University of Derby

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University of Derby
University of Derby logo.svg
Former names
Derby College, Derby College of Art and Technology, Derbyshire College of Higher Education
Motto Latin: Experientia docet
Motto in English
Experience is the best teacher
Type Public
Established 1992 – gained University Status
1851 – Teacher Training College
Chancellor Peregrine Cavendish, 12th Duke of Devonshire
Vice-Chancellor Professor Kathryn Mitchell[1]
Chairman of Council Chris Hughes
Students 16,300 HE (2015/16)[2]
Undergraduates 13,375 (2015/16)[2]
Postgraduates 2,925 (2015/16)[2]
Other students
4,650 FE[3]
Location Derby, England, UK
52°56′20″N 1°29′47″W / 52.938824°N 1.49648°W / 52.938824; -1.49648Coordinates: 52°56′20″N 1°29′47″W / 52.938824°N 1.49648°W / 52.938824; -1.49648
Campus Urban
Colours Blue

The University of Derby (formerly Derby College of Art and Technology or simply Derby College) is a public university in the city of Derby, England. It traces its history back to the establishment of the Derby Diocesan Institution for the Training of Schoolmistresses in 1851 and gained university status in 1992 as one of the new universities.

The university provides over 300 study programmes at undergraduate level. Undergraduate programmes as well as short courses, foundation degrees and postgraduate degrees cover most academic disciplines and subdisciplines.

Currently the university is home to around 34,000 students in all areas of study.


University of Derby, Kedleston Road, Derby Campus

Early years[edit]

Over the years, two dozen bodies have contributed to the university's formation. The first of these was founded in 1856 as the Derby Diocesan Institution for the Training of Schoolmistresses. Albeit under different names so to reflect maturing objectives, the institution flourished as an individual entity for some 120 years before merging with another developing educational artery to help form what was then known as the Derby Lonsdale College of Higher Education, 1977.

The other line of this confluence began in 1853 with the establishment of the Derby School of Art, which in 1870 became the Derby Central School of Art and the Derby Central School of Science. In 1885, the two schools were reformulated into the Derby School of Art and Technical Institution. Less than a decade later however, 1892, three more mergers took place and the institution became the Derby Municipal Technical College.

Kedleston Road[edit]

Former Derby Art College on Green Lane, Derby

In 1928, the Technical College split into the Derby School of Art and the Derby Technical College. By 1955, the two had become the Derby and District College of Art (opened on 22 September 1966 by Paul Reilly, Director of the Council of Industrial Design), and the Derby and District College of Technology (opened by the Duke of Edinburgh on 15 May 1964), both situated on Kedleston Road, Allestree. The site was formerly Markeaton Golf Course and cost £2.5m, with a foundation stone placed on 5 July 1957 by Lord (Ernest) Hives, a former managing director of Rolls Royce. Opened by the duke the day before, the 35-acre (14 ha) Bishop Lonsdale College in Mickleover was developed for teacher training courses.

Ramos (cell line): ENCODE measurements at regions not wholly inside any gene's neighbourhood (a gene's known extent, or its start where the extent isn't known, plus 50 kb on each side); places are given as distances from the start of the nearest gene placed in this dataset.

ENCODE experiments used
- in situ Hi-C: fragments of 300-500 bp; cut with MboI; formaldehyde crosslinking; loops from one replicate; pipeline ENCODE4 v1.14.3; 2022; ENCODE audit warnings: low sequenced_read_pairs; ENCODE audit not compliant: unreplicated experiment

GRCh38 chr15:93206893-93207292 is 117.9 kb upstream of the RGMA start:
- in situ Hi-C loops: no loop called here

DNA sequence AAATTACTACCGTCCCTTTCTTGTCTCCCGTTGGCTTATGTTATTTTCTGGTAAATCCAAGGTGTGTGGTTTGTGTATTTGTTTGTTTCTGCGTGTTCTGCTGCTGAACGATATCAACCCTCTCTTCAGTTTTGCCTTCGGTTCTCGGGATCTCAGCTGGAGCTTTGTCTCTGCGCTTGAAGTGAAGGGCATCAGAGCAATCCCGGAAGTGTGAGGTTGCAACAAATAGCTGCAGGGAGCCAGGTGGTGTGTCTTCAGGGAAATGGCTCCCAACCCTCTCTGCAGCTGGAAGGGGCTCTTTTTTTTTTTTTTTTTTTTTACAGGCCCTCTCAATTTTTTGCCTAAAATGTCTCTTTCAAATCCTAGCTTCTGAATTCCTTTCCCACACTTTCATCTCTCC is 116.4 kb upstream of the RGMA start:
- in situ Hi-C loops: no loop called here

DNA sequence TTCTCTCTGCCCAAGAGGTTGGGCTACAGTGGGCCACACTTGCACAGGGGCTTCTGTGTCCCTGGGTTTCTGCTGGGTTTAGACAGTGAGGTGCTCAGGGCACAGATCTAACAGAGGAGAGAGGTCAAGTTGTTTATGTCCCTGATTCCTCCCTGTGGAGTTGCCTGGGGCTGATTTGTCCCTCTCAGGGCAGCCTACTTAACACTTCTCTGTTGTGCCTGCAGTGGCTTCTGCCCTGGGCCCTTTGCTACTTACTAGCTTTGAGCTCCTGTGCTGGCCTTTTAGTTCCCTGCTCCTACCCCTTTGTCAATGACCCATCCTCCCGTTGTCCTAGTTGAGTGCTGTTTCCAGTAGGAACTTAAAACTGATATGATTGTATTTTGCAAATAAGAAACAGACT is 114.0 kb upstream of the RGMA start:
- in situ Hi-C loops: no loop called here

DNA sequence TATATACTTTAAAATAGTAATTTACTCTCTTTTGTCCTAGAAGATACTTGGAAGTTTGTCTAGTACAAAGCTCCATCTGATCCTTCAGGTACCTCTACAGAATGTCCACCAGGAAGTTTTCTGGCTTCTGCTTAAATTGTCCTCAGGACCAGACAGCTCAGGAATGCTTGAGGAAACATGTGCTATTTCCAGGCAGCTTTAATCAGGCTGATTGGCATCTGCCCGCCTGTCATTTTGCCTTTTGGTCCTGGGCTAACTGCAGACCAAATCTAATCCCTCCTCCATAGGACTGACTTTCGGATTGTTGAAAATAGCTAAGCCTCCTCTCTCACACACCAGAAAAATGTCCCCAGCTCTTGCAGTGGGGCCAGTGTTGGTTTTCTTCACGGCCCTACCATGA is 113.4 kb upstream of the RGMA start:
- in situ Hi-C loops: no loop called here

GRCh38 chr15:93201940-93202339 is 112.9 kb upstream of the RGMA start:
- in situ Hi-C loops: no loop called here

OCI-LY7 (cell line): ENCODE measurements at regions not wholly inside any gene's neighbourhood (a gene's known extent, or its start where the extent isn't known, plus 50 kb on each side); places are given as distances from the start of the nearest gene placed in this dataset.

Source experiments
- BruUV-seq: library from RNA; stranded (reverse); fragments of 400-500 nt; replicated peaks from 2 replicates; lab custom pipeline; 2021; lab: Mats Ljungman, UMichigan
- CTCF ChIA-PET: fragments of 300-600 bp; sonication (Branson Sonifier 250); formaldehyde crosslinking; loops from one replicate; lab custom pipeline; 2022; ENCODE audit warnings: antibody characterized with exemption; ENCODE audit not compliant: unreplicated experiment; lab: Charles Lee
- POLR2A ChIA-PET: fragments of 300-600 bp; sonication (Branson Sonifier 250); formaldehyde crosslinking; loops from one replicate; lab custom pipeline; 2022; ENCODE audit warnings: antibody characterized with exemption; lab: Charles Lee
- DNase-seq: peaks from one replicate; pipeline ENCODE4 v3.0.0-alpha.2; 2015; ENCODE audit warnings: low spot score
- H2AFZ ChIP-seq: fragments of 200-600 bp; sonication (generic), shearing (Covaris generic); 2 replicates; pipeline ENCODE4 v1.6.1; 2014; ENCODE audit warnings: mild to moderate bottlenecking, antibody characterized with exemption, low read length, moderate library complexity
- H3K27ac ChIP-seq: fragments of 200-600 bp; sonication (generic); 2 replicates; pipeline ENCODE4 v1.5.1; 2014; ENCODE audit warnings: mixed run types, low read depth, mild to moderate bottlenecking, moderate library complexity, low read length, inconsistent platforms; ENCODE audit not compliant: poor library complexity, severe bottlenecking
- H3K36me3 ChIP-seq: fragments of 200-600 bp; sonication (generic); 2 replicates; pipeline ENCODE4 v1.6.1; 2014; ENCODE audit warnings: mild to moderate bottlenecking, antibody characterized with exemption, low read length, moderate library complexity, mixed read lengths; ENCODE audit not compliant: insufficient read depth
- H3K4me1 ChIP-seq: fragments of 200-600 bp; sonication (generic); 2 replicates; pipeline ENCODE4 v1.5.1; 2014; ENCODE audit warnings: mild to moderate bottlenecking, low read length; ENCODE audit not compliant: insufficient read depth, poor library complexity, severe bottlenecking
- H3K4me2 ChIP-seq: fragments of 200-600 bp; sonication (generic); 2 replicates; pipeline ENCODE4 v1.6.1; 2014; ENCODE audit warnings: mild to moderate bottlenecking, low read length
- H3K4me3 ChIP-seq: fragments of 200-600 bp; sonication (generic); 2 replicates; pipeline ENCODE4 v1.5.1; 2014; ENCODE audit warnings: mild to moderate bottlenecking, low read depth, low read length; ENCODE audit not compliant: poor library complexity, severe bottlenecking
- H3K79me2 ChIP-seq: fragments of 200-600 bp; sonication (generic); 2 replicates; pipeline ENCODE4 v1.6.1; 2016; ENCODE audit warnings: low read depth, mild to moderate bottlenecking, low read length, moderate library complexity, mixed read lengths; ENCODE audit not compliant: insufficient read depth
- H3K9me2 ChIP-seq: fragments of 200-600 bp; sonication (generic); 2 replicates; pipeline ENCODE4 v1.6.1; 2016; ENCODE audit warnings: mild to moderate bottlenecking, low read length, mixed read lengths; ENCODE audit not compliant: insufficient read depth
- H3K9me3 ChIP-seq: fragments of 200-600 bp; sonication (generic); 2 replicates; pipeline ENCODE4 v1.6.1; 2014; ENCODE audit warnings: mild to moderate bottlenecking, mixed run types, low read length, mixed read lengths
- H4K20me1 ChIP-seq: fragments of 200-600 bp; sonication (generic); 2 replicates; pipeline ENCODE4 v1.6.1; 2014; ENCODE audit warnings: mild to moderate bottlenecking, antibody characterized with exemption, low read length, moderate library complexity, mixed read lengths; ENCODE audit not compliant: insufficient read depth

At the opening ceremony, the duke said "qualities needed by teachers are the dedication of a saint, the patience of a watchmaker, the sympathy of parents and the leadership of a general". The duke spent two days in Derby, staying the night nearby at Okeover Hall near Ashbourne as a guest of the Lord Lieutenant of Derbyshire. Half of the places at Mickleover were reserved for C of E trainees and the other half for those with no link to Derby Diocese.

The operational split between the two colleges at Kedleston Road was dissolved in 1972 with a mutual initiative for the creation of the Derby College of Art and Technology. Five years afterwards, and as previously noted, the described educational lineage married itself with Derby's diocesan tradition, which had become known institutionally as the Bishop Lonsdale College of Education at Mickleover. There were about 800 students at Mickleover and 1,200 at Kedleston Road.

Merger with Mickleover Education College[edit]

After the 1977 union and subsequent formation of the Derby Lonsdale College of Higher Education, four other educational institutions would add their respective sector-related talents. In March 1981, the college held its first graduation ceremony with formal academic caps and gowns with only six degrees (out of 156 courses) being ratified by the CNAA. Previous to this, the college's degrees were awarded in a ceremony at the University of Nottingham.

The Matlock College of Education, a traditional Church of England teacher training college formed in 1946 at Rockside Hall (now a country hotel), combined with Lonsdale in 1983 to create the Derbyshire College of Higher Education, when the Matlock College was having financial difficulties when funding for teacher training was scaled down when school numbers had dropped. In 1985, this college at Matlock was scaled down significantly and closed in 1986. In 1991 the Southern Derbyshire School of Occupational Therapy united with the college. The Southern Derbyshire School of Radiography did the same in 1992.